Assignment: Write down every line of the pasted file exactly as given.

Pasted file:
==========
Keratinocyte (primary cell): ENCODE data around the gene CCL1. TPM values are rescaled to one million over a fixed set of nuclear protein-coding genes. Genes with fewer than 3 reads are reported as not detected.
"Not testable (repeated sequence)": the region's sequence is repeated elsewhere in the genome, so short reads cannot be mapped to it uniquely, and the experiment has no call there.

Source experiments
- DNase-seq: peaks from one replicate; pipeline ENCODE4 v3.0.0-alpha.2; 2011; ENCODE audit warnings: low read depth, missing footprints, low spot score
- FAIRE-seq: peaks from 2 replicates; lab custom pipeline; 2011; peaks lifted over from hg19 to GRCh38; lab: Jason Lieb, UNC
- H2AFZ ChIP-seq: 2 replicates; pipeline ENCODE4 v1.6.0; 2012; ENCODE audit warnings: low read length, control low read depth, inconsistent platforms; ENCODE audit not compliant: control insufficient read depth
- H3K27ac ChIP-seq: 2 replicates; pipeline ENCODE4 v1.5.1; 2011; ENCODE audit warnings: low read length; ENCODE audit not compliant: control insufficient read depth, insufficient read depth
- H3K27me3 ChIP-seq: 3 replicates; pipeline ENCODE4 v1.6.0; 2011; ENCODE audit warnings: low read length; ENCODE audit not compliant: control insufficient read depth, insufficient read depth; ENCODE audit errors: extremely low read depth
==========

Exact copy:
Keratinocyte (primary cell): ENCODE data around the gene CCL1. TPM values are rescaled to one million over a fixed set of nuclear protein-coding genes. Genes with fewer than 3 reads are reported as not detected.
"Not testable (repeated sequence)": the region's sequence is repeated elsewhere in the genome, so short reads cannot be mapped to it uniquely, and the experiment has no call there.

Source experiments
- DNase-seq: peaks from one replicate; pipeline ENCODE4 v3.0.0-alpha.2; 2011; ENCODE audit warnings: low read depth, missing footprints, low spot score
- FAIRE-seq: peaks from 2 replicates; lab custom pipeline; 2011; peaks lifted over from hg19 to GRCh38; lab: Jason Lieb, UNC
- H2AFZ ChIP-seq: 2 replicates; pipeline ENCODE4 v1.6.0; 2012; ENCODE audit warnings: low read length, control low read depth, inconsistent platforms; ENCODE audit not compliant: control insufficient read depth
- H3K27ac ChIP-seq: 2 replicates; pipeline ENCODE4 v1.5.1; 2011; ENCODE audit warnings: low read length; ENCODE audit not compliant: control insufficient read depth, insufficient read depth
- H3K27me3 ChIP-seq: 3 replicates; pipeline ENCODE4 v1.6.0; 2011; ENCODE audit warnings: low read length; ENCODE audit not compliant: control insufficient read depth, insufficient read depth; ENCODE audit errors: extremely low read depth